Nutrition Labels

Reading nutrition labels is yet another key to healthy eating. Hence the US Food and Drug Administration (USDA) requires that all food packages contain a standard listing known as Nutrition Facts, providing the following information:

  • Serving size
  • Number of servings in each package
  • Number of calories per serving (including how many calories from fat)
  • Quantities (in grams or milligrams) for each nutrient (fats, carbs, protein, vitamins and minerals) contained in one serving
  • Recommended daily values for fats, cholesterol, and sodium (maximum intakes) and for carbohydrates and dietary fiber (minimum intakes)

Once we know the serving sizes and how many we should have each day, we just need to read some labels and compare products and brands to see our best choices for getting a balanced boomer diet.

Key Points in Reading Nutrition Labels

  • Compare the serving size of the product to the quantity you would normally consume. For example, if you were to eat two servings of the product shown above, you would consume double the quantities of everything listed on the label, i.e., 500 calories (220 calories from fat), 24 grams of fat, 60 milligrams of cholesterol, 940 milligrams of sodium, 10 grams of sugars and 10 grams of protein (double each of the % Daily Values as well).
  • Based on a diet of 2000 calories/day, 40 calories would be considered low, 100 calories would be moderate and 400 calories or more would be high.
  • Limit total fat intake to 20-35% of total calories per day (can approach 35% if most are “good” fats, such as fish, nuts, and vegetable oils containing polyunsaturated and mono-unsaturated fatty acids; lean, low-fat or fat-free meats, poultry, dry beans and dairy products are preferable).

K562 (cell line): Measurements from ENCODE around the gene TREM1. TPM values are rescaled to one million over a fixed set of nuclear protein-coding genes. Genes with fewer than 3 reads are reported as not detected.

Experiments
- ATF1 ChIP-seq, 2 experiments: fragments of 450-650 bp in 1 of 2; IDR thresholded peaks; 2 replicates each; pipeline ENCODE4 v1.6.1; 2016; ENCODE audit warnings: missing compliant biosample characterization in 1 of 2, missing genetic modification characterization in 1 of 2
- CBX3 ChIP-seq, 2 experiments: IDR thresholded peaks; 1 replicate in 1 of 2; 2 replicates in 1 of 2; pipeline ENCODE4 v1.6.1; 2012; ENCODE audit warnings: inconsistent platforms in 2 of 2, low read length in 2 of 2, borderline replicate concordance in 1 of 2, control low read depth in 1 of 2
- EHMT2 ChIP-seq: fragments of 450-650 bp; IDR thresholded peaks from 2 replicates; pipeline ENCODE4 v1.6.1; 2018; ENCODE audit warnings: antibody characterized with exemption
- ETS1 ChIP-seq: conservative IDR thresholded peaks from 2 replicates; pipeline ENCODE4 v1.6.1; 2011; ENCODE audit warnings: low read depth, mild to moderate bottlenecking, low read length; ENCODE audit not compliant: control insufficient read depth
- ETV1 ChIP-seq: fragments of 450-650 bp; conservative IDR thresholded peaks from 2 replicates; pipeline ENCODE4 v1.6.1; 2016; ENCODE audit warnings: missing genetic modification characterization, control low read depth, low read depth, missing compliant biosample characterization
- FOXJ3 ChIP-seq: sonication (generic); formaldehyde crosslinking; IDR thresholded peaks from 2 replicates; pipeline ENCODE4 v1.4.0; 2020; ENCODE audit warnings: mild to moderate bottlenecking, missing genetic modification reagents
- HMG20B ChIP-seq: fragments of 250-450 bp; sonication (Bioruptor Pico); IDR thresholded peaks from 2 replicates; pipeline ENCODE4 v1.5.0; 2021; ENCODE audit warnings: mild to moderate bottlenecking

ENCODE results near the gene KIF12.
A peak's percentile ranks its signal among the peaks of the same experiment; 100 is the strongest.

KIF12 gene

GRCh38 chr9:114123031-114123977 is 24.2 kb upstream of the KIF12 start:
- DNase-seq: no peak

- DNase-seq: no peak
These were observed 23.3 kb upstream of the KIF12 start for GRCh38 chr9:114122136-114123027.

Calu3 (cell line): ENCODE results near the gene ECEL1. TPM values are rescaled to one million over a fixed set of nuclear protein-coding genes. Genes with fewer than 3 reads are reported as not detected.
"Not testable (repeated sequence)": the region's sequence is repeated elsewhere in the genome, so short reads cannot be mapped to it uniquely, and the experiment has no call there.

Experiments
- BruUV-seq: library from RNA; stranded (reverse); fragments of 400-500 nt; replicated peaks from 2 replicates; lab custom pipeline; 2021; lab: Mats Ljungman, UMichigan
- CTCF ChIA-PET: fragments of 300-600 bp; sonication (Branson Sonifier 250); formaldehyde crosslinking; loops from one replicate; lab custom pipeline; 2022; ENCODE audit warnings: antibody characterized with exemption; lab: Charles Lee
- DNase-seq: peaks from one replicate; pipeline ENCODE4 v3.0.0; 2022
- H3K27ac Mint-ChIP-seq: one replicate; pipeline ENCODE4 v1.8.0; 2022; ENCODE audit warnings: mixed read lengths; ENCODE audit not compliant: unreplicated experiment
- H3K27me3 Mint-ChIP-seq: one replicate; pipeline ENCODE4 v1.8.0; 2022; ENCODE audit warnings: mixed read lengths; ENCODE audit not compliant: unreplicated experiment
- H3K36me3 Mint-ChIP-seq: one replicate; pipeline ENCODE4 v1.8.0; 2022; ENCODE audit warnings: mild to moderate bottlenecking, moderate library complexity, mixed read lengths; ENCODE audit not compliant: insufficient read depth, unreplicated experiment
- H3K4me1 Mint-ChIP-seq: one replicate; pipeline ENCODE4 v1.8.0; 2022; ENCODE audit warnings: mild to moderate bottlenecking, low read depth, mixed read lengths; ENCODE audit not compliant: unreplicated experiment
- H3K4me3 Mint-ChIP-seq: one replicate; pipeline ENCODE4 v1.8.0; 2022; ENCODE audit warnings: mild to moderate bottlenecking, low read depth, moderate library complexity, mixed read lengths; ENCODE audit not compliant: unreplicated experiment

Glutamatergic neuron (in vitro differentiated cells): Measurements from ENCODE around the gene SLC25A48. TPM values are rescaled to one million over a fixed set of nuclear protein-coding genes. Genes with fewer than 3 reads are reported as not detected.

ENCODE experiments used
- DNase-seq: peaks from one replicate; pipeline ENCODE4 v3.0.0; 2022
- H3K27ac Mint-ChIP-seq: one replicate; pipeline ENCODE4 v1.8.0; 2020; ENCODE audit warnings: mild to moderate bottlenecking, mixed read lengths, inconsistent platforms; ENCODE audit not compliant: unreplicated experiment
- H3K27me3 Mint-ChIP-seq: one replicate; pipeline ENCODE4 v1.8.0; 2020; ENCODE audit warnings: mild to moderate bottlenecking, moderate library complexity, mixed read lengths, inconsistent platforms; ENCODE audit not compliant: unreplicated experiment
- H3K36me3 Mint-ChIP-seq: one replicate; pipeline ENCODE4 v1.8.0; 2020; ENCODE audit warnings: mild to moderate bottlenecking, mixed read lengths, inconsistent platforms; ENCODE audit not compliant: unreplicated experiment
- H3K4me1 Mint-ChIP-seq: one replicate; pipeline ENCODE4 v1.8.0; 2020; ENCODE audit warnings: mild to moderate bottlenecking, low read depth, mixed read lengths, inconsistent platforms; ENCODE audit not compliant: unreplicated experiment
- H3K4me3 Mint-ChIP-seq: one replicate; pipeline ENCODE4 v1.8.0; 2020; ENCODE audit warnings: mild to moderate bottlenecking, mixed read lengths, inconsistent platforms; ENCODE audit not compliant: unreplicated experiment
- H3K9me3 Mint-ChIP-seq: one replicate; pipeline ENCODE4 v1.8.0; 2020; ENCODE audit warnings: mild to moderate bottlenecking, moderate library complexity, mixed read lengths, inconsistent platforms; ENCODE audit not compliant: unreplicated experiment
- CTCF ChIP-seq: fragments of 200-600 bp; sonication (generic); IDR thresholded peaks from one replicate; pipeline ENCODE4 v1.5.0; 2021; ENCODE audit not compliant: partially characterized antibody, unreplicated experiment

• Limit the intake of saturated fatty acids to less than 10% of calories consumed per day.
  • Avoid trans fatty acids found in fried foods, commercial baked goods (such as donuts, cookies and crackers), in processed foods, and in margarine.
  • Limit cholesterol intake to less than 300 mg per day.
  • Limit sodium intake to 2300 mg or less per day.
  • Limit carbohydrate intake to 15% of total calorie intake per day.
  • Men 50+ should consume at least 30 grams of fiber daily (women 50+ should consume at least 21 grams).
  • Avoid added sugars.
  • Men 50+ should consume 56 grams of protein daily (women 50+ should consume 46 grams).
  • Pay particular attention to the % values listed for vitamins, calcium and minerals to be certain you are getting enough each day.
  • Read the list of ingredients at the bottom of the label (listed in descending order of quantities) and avoid such things as:
  • High Fructose Corn Syrup (HFCS) - a manufactured sugar found to promote hunger cravings and spikes in blood sugar levels.
  • Hydrogenated fat – contains fatty acids which increase cholesterol levels in the bloodstream.
  • Aspartame – an artificial sweetener that may promote cravings for high calorie foods and carbohydrates.
  • White sugar, aka refined sugars – intensively processed to remove all vitamins, minerals, enzymes and fiber, but high in calories; studies link refined sugars to hyperactivity, attention disorders, mental disorders, hypoglycemia and a weakened immune system.
  • White flour – intensively processed to extend shelf life but loses virtually all nutritional content, yet high in calories; also spikes blood sugar levels that lead to food cravings.

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